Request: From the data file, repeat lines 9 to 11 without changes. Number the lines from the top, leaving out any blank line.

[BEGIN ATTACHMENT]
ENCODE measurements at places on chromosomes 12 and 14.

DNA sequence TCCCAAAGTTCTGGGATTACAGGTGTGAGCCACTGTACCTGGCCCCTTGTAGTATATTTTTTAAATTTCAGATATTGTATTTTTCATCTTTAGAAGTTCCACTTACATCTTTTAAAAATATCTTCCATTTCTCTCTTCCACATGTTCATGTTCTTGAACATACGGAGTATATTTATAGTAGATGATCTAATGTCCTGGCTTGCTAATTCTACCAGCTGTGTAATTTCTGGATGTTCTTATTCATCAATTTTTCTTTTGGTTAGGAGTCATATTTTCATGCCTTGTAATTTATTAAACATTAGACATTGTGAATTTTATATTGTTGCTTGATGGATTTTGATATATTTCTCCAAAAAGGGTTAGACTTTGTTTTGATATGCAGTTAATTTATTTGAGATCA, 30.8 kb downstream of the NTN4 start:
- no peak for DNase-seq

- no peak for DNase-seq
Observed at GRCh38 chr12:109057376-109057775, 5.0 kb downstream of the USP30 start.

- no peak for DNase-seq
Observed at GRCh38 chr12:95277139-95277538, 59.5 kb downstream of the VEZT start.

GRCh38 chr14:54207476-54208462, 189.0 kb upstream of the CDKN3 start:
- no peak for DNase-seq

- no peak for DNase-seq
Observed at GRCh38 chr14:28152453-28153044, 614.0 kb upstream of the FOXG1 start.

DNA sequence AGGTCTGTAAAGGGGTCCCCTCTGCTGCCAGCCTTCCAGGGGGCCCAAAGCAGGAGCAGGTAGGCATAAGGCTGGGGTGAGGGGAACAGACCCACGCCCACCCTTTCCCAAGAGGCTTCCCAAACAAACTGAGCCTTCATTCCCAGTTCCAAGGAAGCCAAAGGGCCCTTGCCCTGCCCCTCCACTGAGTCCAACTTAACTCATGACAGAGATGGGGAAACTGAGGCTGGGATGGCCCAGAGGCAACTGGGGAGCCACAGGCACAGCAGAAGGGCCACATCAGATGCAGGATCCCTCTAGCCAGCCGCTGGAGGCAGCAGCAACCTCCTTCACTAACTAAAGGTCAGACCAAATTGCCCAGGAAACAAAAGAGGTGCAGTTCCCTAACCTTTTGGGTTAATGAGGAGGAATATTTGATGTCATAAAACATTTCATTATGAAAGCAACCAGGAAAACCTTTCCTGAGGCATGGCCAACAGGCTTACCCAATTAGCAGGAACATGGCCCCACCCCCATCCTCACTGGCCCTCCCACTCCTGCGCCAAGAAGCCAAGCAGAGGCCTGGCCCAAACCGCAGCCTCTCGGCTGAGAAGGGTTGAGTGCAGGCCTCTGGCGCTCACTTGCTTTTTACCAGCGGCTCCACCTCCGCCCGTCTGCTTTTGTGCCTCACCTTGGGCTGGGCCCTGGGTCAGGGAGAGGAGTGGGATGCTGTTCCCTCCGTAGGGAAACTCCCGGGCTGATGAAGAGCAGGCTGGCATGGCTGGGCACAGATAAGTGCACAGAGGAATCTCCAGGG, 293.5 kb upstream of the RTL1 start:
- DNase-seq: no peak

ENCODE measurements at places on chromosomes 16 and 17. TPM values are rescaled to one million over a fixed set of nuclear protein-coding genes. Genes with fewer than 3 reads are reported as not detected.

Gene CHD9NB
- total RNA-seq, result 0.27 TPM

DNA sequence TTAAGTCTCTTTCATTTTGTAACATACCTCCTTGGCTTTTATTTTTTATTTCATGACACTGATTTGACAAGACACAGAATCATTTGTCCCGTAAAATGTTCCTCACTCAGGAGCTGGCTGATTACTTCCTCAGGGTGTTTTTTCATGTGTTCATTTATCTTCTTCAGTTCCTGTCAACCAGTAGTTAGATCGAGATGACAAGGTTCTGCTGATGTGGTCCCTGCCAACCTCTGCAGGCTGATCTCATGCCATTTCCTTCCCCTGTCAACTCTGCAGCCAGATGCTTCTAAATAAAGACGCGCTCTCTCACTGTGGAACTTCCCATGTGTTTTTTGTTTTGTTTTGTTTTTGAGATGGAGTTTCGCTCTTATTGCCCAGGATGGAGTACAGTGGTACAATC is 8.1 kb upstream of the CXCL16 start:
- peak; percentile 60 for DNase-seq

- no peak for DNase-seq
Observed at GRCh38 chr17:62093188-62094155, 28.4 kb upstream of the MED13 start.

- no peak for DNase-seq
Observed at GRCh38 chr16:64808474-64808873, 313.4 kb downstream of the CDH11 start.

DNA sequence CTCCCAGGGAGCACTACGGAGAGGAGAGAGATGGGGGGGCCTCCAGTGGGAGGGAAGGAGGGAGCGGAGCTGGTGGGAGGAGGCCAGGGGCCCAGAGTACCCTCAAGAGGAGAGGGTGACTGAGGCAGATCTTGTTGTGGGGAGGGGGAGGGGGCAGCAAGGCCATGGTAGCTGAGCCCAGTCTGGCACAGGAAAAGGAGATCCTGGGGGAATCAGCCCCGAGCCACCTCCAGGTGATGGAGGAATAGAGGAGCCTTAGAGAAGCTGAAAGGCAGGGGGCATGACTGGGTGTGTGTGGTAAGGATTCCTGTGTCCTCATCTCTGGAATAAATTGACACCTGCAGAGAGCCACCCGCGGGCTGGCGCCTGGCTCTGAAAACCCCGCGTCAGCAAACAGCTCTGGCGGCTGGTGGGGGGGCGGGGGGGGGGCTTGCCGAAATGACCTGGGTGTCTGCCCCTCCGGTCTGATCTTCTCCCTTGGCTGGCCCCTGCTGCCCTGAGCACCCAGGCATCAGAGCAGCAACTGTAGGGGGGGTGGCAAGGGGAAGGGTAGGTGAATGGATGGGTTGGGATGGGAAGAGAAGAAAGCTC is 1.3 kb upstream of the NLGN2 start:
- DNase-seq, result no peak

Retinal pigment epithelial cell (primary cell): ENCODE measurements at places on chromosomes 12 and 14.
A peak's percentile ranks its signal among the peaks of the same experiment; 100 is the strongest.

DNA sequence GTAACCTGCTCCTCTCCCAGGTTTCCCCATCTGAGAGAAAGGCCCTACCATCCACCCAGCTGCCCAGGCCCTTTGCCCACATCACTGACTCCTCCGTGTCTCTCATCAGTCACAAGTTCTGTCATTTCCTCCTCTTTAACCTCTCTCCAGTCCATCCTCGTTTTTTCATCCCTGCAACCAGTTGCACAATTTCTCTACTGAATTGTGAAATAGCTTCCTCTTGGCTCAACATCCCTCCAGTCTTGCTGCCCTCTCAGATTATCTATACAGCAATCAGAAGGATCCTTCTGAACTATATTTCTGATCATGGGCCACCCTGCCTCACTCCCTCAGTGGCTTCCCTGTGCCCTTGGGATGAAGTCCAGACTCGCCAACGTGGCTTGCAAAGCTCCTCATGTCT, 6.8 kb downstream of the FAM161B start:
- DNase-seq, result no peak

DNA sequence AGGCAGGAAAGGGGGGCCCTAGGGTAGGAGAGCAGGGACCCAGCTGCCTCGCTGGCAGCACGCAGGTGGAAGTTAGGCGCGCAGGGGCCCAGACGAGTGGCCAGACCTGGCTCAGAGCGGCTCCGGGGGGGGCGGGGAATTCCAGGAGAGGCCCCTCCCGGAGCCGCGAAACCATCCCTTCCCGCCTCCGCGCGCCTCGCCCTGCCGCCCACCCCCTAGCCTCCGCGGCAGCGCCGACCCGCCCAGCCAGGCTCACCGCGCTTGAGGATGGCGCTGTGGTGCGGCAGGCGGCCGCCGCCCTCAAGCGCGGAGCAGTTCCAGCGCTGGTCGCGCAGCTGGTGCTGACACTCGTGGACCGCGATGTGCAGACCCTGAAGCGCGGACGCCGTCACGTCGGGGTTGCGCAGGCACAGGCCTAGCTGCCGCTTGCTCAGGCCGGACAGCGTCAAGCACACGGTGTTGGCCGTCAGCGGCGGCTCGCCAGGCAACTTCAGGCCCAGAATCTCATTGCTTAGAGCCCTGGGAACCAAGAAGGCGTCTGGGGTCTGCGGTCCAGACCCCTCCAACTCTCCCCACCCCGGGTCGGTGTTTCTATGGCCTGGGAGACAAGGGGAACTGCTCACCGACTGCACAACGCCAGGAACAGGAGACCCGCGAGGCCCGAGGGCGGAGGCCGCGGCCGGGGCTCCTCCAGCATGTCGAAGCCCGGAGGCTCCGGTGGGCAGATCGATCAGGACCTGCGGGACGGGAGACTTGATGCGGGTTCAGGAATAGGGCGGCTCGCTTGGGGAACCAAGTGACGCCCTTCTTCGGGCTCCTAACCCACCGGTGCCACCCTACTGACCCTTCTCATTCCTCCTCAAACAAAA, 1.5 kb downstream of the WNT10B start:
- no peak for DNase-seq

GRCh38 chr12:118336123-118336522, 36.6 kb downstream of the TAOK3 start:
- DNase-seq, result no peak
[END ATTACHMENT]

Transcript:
- no peak for DNase-seq

- no peak for DNase-seq
Observed at GRCh38 chr14:28152453-28153044, 614.0 kb upstream of the FOXG1 start.